Tax and Financial News July
Why Some People Are Afraid of the Hobby Loss Rules
Many tax advisors are very cautious when it comes to claiming hobby losses – and some would argue overly so. This conservative view stems from the impression that the taxpayer usually loses when challenged by the IRS. While technically true that the odds aren’t in your favor of winning a challenge, the overall risk often works out in the taxpayer’s favor over the long run. Below we’ll look at why tax advisors should start from the assumption of taking the losses.
Always a Loser
Taxpayers usually lose hobby loss cases. Typically, the odds are around 3-to-1 in favor of the IRS. So, on the surface it seems like the smart bet is to assume you’ll lose, but there are reasons not to plan based on this fact. First, this statistic only represents cases that are decided by the court. Taxpayers are usually pretty stubborn and most cases are settled in much more favorable circumstances to the taxpayer.
Second, the “losers” are often winners in the long run.
Why Losers are Really Winners
When a taxpayer loses a hobby loss case, they usually face a deficiency and an accuracy penalty of 20 percent. The key issue here is how long before the loss is challenged?
Let’s take a pretend case as an example. Assume we have a taxpayer with tax losses of $60,000 per year, a 35 percent tax rate and they are audited for three years and lose. This results in a $63,000 deficiency ($60,000 x 35 percent x 3 years), plus an accuracy penalty of $12,600 (20 percent of the $63k). Had they not claimed the deduction, they would have paid the $63,000 in taxes anyway, so this isn’t really a loss; only the accuracy penalty is.
This doesn’t sound so great, does it? Why would someone take 3-to-1 odds in a scenario like this? Let’s think for a minute; what if the taxpayer had been taking the losses for 10 years? Those first seven years that were never audited allowed the taxpayer to take the deduction. In this case we have $21,000 x 7 years = $147,000 in deductions that the taxpayer would have missed if they played it conservatively. Next, our hypothetical taxpayer would still be up more than $134,000 over the long term ($147k, less the accuracy penalty).
This all of course assumes the taxpayer is sincere in his or her efforts to make money and is not playing the “audit lottery,” which is of course unethical.
Tax courts look to see if a taxpayer is genuinely and honestly engaged in the activity for profit. Objective honesty is the standard, and it doesn’t matter how slight the odds of turning a profit are. The IRS isn’t looking to judge the taxpayer’s business acumen, but their objective instead. You’ll need to truly be trying to make money with the activity or you’re doomed to lose.
In the end, if a taxpayer has an honest objective to make a profit through a hobby, claiming the losses is typically in their interest. While they are likely to lose if challenged, they are guaranteed to lose if they don’t take the losses themselves. Finally, even if they lose certain years under audit, they are likely to come out ahead in the long run. So, if you’re truly trying to make money in a venture that could be seen as a hobby, it might not pay to be conservative.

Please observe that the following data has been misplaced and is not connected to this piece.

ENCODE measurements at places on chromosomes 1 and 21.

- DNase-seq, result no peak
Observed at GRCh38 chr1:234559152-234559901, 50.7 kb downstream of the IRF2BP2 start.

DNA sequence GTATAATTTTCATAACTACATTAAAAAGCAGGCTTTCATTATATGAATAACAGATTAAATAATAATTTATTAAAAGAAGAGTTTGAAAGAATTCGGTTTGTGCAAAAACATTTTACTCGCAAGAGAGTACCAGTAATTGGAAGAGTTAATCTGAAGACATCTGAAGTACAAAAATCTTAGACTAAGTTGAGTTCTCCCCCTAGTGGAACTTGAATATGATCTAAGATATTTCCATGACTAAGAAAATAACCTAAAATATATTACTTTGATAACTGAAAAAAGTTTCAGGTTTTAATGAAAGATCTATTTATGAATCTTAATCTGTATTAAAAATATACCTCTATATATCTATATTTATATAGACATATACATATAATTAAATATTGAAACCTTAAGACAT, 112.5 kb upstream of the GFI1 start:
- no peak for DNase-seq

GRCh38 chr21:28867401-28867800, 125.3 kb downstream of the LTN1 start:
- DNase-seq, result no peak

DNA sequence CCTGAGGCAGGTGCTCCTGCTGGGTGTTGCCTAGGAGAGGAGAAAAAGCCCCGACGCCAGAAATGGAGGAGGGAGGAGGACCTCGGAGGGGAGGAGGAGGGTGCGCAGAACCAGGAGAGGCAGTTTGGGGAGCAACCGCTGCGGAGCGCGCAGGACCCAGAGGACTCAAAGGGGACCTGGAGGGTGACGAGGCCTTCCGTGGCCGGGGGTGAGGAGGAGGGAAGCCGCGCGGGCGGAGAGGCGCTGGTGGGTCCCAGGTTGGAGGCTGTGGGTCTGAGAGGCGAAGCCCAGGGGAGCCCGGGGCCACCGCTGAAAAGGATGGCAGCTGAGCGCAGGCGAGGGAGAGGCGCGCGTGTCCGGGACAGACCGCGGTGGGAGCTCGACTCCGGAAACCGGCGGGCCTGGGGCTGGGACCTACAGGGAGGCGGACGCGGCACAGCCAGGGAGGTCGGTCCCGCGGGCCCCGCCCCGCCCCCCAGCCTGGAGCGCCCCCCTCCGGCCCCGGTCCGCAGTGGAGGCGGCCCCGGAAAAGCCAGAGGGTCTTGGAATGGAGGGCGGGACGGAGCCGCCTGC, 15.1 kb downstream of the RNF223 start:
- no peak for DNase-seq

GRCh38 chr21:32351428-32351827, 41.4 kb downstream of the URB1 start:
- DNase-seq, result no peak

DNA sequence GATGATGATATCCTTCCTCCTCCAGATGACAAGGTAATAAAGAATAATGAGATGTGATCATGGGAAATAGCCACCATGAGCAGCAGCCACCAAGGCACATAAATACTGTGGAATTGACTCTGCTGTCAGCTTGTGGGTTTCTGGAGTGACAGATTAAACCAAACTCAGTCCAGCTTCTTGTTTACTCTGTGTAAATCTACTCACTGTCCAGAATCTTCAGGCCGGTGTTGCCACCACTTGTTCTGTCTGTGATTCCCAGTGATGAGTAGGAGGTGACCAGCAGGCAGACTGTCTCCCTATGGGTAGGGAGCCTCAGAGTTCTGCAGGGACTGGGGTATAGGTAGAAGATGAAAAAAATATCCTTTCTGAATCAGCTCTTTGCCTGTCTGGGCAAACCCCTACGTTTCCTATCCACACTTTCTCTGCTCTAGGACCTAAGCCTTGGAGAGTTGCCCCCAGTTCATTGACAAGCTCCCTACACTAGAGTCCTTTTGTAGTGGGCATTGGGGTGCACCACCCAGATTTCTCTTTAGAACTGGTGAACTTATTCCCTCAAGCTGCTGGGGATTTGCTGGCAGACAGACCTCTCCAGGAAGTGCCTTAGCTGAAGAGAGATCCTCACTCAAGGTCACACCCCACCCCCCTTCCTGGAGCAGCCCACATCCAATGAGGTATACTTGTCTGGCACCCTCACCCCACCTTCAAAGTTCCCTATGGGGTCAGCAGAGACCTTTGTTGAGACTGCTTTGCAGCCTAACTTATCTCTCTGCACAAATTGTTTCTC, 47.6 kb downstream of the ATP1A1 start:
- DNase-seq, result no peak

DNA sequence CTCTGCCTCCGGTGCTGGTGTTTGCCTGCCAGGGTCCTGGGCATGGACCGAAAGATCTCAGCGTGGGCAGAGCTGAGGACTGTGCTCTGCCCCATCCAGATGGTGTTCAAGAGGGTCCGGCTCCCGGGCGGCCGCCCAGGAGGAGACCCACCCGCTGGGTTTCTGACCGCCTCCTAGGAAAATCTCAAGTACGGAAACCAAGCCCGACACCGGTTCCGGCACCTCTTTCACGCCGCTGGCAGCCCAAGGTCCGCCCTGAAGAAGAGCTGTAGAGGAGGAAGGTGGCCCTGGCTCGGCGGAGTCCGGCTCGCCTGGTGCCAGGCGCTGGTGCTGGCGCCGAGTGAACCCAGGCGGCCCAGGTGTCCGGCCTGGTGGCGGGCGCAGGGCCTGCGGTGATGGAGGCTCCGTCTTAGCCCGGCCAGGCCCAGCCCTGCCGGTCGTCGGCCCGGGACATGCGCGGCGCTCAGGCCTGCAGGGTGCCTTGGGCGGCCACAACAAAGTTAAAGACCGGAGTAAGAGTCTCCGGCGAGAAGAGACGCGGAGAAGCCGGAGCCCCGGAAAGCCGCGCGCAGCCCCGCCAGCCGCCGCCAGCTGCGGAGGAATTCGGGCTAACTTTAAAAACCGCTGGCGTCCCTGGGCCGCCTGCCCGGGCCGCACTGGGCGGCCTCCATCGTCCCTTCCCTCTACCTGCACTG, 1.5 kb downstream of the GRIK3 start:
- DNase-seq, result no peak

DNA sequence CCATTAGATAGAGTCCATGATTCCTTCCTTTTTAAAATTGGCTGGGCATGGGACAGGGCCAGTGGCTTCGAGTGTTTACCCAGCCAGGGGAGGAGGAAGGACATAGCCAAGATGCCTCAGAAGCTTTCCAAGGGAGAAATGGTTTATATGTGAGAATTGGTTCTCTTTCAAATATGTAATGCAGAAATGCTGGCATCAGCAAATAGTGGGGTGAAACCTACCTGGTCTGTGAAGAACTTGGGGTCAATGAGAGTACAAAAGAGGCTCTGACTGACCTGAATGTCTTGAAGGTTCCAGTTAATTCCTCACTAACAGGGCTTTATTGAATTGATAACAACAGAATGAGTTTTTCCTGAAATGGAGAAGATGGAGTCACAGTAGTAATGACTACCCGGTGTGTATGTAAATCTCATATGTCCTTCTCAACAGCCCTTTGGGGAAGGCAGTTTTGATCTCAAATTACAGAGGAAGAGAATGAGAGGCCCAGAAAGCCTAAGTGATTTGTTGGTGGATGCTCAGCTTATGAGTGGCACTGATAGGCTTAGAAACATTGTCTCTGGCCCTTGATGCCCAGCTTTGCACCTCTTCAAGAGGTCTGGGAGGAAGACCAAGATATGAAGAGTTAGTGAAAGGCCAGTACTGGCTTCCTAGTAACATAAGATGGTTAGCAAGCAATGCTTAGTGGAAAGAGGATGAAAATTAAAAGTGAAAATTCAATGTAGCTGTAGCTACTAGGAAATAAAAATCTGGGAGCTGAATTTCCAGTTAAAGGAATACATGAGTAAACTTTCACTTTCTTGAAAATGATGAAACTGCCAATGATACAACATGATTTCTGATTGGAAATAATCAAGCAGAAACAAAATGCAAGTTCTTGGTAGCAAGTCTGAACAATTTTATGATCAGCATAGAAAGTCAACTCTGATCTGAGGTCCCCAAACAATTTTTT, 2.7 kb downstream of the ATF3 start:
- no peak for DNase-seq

General Business News July
How to Define and Calculate a Break-Even Analysis
According to data from a U.S. Small Business Administration Office of Advocacy report from August 2018, businesses have varied longevity.
Nearly 80 percent (79.8 percent) of business startups in 2016 lasted until 2017. Between 2005 and 2017, the SBA mentions that 78.6 of new businesses lasted 12 months. Similarly, nearly 50 percent lasted at least five years.
While there are many reasons why a company goes out of business – one is profitability. Knowing when the business is breaking even and will start making a profit can be accomplished with a break-even analysis.
Defining a Break-Even Analysis
As the SBA explains, a Break-Even Analysis is a useful way to measure the level of sales necessary to determine how many products or the amount of services that must be sold in order to pay for fixed and variable costs, otherwise known as “breaking even.” It refers to the time at which cost and revenue reach an equilibrium.
In order to get the Break-Even Quantity (BEQ), as the SBA uses, businesses must take their fixed costs per month and divide this figure by what’s left over after subtracting the variable cost per unit from the price per unit – or the product’s selling price.
These types of costs can include things such as rent or lease payments, property taxes, insurance, interest payments or monthly machine rental costs.
In contrast to fixed costs, such as taxes or interest payments for the next month or year, business owners also must deal with variable costs. Utilities and raw material expenses are two examples of variable costs.
Looking at electricity costs, the amount and price of kilowatts used per month will vary based on the amount and length of usage of lights, climate control equipment, production runs and the rate of kilowatts from the supplier.
Looking at raw materials, such as oil or precious metals, these costs can decrease or increase frequently due to tariff or commodity fluctuations.
Sales Price Per Unit and Further Considerations